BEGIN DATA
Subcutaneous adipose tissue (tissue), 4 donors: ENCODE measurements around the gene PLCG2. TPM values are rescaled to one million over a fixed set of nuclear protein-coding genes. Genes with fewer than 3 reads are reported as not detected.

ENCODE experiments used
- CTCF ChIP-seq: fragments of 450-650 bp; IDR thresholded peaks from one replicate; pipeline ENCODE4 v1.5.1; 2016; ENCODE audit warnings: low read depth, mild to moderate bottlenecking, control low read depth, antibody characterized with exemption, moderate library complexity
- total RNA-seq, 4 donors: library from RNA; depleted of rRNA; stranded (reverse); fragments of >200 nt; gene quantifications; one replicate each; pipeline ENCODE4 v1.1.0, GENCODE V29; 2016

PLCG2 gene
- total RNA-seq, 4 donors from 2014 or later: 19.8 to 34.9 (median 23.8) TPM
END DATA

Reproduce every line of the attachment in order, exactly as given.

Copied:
Subcutaneous adipose tissue (tissue), 4 donors: ENCODE measurements around the gene PLCG2. TPM values are rescaled to one million over a fixed set of nuclear protein-coding genes. Genes with fewer than 3 reads are reported as not detected.

ENCODE experiments used
- CTCF ChIP-seq: fragments of 450-650 bp; IDR thresholded peaks from one replicate; pipeline ENCODE4 v1.5.1; 2016; ENCODE audit warnings: low read depth, mild to moderate bottlenecking, control low read depth, antibody characterized with exemption, moderate library complexity
- total RNA-seq, 4 donors: library from RNA; depleted of rRNA; stranded (reverse); fragments of >200 nt; gene quantifications; one replicate each; pipeline ENCODE4 v1.1.0, GENCODE V29; 2016

PLCG2 gene
- total RNA-seq, 4 donors from 2014 or later: 19.8 to 34.9 (median 23.8) TPM